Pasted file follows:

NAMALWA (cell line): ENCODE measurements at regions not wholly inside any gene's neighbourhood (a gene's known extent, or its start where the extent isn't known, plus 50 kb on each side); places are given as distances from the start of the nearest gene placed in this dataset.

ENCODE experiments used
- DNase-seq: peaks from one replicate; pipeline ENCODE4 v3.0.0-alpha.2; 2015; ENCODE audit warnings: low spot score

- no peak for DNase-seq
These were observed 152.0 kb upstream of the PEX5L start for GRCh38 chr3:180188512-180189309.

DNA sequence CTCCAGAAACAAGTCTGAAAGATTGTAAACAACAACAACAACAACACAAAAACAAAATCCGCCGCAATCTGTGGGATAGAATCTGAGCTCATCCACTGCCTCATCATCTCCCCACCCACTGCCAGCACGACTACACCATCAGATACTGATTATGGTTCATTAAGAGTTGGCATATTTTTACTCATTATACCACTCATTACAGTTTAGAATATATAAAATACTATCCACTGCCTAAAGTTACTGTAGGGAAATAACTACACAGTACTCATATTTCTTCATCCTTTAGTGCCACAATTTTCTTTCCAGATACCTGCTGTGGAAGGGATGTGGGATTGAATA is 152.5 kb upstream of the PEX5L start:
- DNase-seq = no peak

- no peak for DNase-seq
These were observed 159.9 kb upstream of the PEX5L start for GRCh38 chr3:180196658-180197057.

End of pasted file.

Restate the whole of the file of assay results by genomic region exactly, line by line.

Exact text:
NAMALWA (cell line): ENCODE measurements at regions not wholly inside any gene's neighbourhood (a gene's known extent, or its start where the extent isn't known, plus 50 kb on each side); places are given as distances from the start of the nearest gene placed in this dataset.

ENCODE experiments used
- DNase-seq: peaks from one replicate; pipeline ENCODE4 v3.0.0-alpha.2; 2015; ENCODE audit warnings: low spot score

- no peak for DNase-seq
These were observed 152.0 kb upstream of the PEX5L start for GRCh38 chr3:180188512-180189309.

DNA sequence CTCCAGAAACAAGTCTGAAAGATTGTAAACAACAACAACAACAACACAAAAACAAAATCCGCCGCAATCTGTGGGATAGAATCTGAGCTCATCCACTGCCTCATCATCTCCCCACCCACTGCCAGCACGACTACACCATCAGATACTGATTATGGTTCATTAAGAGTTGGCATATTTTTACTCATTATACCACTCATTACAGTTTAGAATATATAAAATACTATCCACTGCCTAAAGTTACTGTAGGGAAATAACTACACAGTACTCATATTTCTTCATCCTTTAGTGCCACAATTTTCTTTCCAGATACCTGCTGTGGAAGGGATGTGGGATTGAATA is 152.5 kb upstream of the PEX5L start:
- DNase-seq = no peak

- no peak for DNase-seq
These were observed 159.9 kb upstream of the PEX5L start for GRCh38 chr3:180196658-180197057.